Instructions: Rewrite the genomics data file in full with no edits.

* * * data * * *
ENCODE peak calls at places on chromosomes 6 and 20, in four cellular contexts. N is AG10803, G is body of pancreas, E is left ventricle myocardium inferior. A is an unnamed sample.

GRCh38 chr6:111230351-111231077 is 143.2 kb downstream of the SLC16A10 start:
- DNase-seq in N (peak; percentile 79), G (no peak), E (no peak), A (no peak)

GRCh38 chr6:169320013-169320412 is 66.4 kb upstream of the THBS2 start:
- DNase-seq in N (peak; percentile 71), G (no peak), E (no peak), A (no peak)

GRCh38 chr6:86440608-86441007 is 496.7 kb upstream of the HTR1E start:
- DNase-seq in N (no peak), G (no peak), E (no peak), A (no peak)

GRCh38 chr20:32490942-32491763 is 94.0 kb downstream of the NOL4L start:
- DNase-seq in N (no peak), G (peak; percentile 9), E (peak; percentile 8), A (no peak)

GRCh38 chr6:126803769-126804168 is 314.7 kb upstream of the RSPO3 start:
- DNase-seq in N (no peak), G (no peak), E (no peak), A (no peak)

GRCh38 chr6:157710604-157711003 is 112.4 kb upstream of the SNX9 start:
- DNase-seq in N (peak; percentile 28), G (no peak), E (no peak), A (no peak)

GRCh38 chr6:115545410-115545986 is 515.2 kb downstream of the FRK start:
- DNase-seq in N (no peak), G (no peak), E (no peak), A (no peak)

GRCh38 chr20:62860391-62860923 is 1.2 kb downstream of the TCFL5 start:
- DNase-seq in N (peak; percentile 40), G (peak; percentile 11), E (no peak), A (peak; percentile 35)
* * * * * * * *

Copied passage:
ENCODE peak calls at places on chromosomes 6 and 20, in four cellular contexts. N is AG10803, G is body of pancreas, E is left ventricle myocardium inferior. A is an unnamed sample.

GRCh38 chr6:111230351-111231077 is 143.2 kb downstream of the SLC16A10 start:
- DNase-seq in N (peak; percentile 79), G (no peak), E (no peak), A (no peak)

GRCh38 chr6:169320013-169320412 is 66.4 kb upstream of the THBS2 start:
- DNase-seq in N (peak; percentile 71), G (no peak), E (no peak), A (no peak)

GRCh38 chr6:86440608-86441007 is 496.7 kb upstream of the HTR1E start:
- DNase-seq in N (no peak), G (no peak), E (no peak), A (no peak)

GRCh38 chr20:32490942-32491763 is 94.0 kb downstream of the NOL4L start:
- DNase-seq in N (no peak), G (peak; percentile 9), E (peak; percentile 8), A (no peak)

GRCh38 chr6:126803769-126804168 is 314.7 kb upstream of the RSPO3 start:
- DNase-seq in N (no peak), G (no peak), E (no peak), A (no peak)

GRCh38 chr6:157710604-157711003 is 112.4 kb upstream of the SNX9 start:
- DNase-seq in N (peak; percentile 28), G (no peak), E (no peak), A (no peak)

GRCh38 chr6:115545410-115545986 is 515.2 kb downstream of the FRK start:
- DNase-seq in N (no peak), G (no peak), E (no peak), A (no peak)

GRCh38 chr20:62860391-62860923 is 1.2 kb downstream of the TCFL5 start:
- DNase-seq in N (peak; percentile 40), G (peak; percentile 11), E (no peak), A (peak; percentile 35)